The award is:
- Open to Tasmanian Aboriginal writers of 16 years and older
- Eligible applicants will not identify as a professional or established writer, or have had more than one full-length work published by a third-party publisher or produced by a professional theatre company.
- Entries need to address the theme: Resilience
- Entries must be prose: creative fiction, sci-fi/fantasy, historical non-fiction/fiction, biography/memoir (anonymised for blind judging), speculative fiction. 2500-3000 words.
- The closing date for entries is 11.59pm on 10th July 2020.
- Late entries will not be accepted.
- Applicants may submit one entry onlyto email@example.com.
- The Entry form can be downloaded as a PDF, or a .DOC file
Prize money of $1,000 will be awarded at the discretion of the judges as well as a membership to TasWriters. The winning entry will be published in the 160th issue of Island released in mid September.
No correspondence will be entered into regarding the judges’ final decisions.
The 2020 ETAWA will be presented in September.
The details to be announced closer to the date, once Covid-19 restrictions on gatherings allow.
Emerging Tasmanian Aboriginal Writer Award 2019
The: My Tasmanian Landscape and the judges were inaugural 2017 winner Adam Thompson, Jillian Mundy and Theresa Sainty.
The winner was Kartanya Maynard with her poem
Congratulations to the Emerging Tasmanian Aboriginal Writer Award winner, Kartanya Maynard!
Inaugural Emerging Tasmanian Aboriginal Writers Award 2017
TheTasWriters (then the Tasmanian Writers Centre) was delighted to announce Launceston-based writer Adam Thompson as the winner of the inaugural Emerging Tasmanian Aboriginal Writers Award (ETAWA) in 2017.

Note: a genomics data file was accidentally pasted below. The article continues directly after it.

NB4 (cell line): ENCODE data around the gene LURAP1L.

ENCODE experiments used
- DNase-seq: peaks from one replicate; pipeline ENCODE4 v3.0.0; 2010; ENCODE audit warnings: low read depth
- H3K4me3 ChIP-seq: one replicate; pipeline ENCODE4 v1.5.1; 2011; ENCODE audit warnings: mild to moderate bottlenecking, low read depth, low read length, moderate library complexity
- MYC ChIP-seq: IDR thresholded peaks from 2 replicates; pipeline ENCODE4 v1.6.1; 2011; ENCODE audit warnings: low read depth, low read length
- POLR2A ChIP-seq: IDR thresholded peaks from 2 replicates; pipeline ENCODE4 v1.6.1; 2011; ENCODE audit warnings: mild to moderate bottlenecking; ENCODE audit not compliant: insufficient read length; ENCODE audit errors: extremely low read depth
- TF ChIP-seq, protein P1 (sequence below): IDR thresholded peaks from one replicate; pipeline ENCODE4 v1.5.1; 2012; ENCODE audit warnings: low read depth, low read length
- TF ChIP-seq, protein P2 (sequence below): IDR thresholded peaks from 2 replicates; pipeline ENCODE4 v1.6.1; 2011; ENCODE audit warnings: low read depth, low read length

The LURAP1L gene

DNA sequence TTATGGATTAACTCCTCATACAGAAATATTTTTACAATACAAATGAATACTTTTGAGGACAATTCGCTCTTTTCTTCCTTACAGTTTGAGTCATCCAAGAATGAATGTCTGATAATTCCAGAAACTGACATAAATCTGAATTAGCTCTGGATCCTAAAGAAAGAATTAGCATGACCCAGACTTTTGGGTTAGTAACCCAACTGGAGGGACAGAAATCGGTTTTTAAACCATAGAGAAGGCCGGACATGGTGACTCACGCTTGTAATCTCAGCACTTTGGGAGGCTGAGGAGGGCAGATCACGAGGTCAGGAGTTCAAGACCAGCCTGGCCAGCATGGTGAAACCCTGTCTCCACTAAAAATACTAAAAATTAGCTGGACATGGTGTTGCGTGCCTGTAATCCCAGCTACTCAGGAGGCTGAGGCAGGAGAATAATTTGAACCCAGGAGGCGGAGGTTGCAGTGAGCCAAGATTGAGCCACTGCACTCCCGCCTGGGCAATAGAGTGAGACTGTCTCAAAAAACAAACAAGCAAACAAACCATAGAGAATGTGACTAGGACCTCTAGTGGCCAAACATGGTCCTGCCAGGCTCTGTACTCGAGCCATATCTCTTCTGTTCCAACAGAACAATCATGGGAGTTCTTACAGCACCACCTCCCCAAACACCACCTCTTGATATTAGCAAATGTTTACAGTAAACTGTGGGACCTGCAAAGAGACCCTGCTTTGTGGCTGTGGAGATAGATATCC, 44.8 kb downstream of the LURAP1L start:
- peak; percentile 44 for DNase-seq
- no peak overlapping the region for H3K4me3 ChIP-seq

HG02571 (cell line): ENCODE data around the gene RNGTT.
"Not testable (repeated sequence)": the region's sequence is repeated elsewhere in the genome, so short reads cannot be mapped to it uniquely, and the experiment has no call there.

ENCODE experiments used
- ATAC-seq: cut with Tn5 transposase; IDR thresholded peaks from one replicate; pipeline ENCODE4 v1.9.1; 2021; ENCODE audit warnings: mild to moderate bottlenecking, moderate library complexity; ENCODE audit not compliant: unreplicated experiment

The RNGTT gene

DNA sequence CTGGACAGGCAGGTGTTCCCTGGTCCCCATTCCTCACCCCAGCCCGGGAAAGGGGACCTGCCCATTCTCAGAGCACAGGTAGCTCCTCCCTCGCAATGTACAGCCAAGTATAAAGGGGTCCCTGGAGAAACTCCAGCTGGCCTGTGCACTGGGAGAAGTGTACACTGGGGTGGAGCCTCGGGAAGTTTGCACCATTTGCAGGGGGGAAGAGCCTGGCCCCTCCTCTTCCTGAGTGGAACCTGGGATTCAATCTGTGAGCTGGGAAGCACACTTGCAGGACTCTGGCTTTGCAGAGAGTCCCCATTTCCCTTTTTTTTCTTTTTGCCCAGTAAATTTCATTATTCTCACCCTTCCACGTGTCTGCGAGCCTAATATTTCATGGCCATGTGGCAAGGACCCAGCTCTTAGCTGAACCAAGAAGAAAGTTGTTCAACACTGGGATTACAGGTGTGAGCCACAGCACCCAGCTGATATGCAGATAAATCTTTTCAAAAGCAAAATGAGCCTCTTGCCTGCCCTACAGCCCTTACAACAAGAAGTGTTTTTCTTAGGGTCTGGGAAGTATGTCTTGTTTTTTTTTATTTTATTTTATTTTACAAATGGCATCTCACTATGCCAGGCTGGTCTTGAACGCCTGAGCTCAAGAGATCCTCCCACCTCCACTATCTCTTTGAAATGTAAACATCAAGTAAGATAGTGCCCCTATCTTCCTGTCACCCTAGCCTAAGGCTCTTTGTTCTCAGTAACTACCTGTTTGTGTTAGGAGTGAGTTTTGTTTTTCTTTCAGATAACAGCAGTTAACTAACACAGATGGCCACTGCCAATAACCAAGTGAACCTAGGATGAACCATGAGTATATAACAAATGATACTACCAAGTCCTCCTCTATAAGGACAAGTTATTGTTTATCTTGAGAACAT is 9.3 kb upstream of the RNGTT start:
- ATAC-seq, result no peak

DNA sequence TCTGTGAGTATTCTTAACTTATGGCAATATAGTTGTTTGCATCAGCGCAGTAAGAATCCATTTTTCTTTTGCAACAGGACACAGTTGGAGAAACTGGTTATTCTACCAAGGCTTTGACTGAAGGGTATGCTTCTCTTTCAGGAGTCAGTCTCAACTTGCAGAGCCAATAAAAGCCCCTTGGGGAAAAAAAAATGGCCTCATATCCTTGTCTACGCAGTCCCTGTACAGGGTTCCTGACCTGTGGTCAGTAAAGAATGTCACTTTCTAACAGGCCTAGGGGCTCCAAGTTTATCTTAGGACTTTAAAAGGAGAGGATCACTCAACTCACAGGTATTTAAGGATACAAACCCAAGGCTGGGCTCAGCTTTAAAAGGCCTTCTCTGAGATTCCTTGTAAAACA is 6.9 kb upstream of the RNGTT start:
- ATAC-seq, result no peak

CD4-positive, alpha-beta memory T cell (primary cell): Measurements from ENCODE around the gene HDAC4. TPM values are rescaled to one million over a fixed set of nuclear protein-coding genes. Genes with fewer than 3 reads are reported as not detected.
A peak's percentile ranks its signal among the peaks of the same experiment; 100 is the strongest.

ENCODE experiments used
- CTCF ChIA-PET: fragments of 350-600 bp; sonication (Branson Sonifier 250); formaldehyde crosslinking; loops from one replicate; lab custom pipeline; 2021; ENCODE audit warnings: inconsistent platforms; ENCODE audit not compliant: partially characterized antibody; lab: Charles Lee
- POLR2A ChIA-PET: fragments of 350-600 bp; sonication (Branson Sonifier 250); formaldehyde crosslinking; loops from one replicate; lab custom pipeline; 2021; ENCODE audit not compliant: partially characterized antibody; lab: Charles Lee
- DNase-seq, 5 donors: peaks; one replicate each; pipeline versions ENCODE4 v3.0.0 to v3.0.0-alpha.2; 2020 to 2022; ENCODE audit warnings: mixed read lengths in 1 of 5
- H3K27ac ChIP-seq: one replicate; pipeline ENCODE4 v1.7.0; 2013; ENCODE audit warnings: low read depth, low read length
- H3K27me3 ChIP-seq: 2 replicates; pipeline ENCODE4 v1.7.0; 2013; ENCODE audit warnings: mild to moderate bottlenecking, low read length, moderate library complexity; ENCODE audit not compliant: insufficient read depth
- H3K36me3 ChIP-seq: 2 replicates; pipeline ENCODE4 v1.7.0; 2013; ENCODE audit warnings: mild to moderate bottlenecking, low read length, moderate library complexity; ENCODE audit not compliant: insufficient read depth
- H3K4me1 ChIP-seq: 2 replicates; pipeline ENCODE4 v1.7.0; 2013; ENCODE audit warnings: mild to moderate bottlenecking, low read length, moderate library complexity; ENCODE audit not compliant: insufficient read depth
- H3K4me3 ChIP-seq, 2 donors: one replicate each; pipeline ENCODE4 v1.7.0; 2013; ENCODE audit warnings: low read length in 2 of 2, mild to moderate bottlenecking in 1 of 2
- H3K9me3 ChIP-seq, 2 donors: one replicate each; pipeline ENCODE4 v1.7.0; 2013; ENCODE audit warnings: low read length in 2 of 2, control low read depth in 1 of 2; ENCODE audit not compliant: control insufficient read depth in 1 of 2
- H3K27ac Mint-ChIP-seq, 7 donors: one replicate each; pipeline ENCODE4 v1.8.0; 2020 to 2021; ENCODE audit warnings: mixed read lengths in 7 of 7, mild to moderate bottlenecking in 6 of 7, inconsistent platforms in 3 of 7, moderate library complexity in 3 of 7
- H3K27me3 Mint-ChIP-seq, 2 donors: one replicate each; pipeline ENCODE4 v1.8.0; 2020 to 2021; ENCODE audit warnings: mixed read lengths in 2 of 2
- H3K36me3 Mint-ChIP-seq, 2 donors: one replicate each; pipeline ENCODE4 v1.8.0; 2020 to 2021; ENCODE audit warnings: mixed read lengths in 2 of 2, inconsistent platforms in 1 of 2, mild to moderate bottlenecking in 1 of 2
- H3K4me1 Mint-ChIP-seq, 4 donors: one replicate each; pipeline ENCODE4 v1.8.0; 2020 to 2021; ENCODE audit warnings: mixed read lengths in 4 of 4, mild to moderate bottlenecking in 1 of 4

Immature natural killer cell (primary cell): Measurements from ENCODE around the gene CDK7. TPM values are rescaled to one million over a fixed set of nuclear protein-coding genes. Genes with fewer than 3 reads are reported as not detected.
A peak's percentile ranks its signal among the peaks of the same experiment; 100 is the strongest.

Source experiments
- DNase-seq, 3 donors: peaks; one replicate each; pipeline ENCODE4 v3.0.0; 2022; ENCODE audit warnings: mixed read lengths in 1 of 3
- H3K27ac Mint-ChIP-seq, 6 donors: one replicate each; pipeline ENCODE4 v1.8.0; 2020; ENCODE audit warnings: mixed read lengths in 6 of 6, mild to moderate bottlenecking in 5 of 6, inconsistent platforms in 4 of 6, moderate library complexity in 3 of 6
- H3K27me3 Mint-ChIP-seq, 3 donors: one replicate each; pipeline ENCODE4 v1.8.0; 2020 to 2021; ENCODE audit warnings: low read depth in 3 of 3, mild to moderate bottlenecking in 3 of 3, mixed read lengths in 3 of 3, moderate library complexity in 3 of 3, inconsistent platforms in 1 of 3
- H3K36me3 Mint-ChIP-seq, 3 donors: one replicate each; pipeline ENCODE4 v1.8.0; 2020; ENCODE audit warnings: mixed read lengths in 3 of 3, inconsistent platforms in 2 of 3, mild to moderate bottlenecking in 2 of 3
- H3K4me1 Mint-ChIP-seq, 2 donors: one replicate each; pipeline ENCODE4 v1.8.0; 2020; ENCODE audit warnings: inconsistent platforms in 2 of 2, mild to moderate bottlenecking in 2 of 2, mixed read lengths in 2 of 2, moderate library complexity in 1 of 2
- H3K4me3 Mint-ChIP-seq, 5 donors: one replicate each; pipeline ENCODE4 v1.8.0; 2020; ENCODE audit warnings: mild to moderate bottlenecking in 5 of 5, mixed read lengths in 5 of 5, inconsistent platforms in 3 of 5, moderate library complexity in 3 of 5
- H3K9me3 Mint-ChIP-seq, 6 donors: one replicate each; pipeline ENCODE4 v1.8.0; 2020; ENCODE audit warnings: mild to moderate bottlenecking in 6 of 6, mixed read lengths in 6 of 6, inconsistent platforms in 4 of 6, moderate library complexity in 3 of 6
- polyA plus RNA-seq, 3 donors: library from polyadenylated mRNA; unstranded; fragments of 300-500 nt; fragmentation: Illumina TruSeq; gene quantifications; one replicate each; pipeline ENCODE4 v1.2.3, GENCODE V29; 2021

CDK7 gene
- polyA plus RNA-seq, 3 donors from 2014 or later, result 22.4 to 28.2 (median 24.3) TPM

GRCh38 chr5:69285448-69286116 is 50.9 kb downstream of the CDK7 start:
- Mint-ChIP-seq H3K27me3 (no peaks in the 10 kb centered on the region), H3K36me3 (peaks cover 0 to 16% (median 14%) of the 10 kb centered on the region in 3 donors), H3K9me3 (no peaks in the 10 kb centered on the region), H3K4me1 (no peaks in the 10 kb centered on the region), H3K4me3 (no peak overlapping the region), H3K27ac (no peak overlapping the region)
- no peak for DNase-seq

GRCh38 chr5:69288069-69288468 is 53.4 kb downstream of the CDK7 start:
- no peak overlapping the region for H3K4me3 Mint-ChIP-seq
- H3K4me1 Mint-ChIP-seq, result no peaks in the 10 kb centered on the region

The award was presented at Hobart’s Theatre Royal, at the opening event of the 2017 Tasmanian Writers and Readers Festival and Hidden Stories program.
Respected Tasmanian Aboriginal writer, puralia meenamatta (Jim Everett), presented Adam with the award for his short story, Sonny. Adam will received prize money and professional support via membership of the Tasmanian Writers Centre.
Adam is a pakana (Tasmanian Aboriginal) man with a passion for telling stories about Aboriginal themes and characters. He has worked for the Tasmanian Aboriginal Centre for 15 years and has a sound knowledge of the Tasmanian Aboriginal community and the issues that are important to Tasmanian Aboriginal people. Earlier in the year, Adam received a Tasmanian Government Aboriginal Arts grant to produce a compilation of short stories under the guidance of a mentor. He has also been co-writing a short-form comedy series for television.
2017 entries, which were assessed by judges Bruce Pascoe, Julie Gough and Jillian Mundy, addressed the theme: Reflections on being Aboriginal in Tasmania today.